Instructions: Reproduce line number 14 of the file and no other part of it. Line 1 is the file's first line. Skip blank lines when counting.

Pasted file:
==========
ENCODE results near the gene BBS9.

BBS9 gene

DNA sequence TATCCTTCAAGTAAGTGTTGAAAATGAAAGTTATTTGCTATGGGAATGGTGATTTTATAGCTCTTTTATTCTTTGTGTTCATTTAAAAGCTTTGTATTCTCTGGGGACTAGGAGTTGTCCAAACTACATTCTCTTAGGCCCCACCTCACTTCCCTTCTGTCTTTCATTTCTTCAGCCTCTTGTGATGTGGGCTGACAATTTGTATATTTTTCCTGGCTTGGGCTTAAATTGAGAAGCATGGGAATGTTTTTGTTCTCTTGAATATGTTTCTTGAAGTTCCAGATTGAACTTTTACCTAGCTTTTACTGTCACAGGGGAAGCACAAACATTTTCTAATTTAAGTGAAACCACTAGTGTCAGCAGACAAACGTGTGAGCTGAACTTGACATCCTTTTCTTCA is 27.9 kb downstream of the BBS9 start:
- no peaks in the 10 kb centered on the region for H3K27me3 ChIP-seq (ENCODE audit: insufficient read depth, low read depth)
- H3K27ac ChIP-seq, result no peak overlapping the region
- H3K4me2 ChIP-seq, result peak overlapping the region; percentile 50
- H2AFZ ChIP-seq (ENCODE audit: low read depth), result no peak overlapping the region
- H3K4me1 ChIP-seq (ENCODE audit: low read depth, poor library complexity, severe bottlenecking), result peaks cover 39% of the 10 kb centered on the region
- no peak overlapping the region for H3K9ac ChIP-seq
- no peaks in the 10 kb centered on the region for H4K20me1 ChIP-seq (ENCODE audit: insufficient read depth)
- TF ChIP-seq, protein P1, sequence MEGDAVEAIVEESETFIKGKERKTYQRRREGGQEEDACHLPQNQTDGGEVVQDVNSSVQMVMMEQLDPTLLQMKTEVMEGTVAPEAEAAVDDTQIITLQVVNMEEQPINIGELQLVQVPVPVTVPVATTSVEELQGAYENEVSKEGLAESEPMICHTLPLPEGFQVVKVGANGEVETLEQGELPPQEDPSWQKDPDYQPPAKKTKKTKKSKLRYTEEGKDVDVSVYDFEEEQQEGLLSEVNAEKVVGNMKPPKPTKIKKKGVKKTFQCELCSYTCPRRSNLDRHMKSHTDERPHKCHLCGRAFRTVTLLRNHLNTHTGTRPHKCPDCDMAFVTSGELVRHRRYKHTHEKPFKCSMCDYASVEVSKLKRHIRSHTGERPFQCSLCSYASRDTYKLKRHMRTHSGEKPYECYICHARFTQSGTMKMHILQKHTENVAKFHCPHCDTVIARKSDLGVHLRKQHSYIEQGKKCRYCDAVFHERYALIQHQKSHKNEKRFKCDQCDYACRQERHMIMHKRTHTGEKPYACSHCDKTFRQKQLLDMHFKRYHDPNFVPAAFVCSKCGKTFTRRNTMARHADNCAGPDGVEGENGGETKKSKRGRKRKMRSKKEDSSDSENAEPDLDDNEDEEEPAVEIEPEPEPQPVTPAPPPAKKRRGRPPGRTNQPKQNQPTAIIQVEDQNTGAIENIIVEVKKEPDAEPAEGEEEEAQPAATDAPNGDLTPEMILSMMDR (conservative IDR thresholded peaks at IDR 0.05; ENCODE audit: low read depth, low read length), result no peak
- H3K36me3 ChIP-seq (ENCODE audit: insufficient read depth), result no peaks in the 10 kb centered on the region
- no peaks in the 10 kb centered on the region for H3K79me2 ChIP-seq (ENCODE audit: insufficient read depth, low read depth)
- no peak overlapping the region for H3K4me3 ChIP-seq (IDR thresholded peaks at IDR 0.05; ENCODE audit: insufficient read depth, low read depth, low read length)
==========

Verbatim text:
- no peak overlapping the region for H3K4me3 ChIP-seq (IDR thresholded peaks at IDR 0.05; ENCODE audit: insufficient read depth, low read depth, low read length)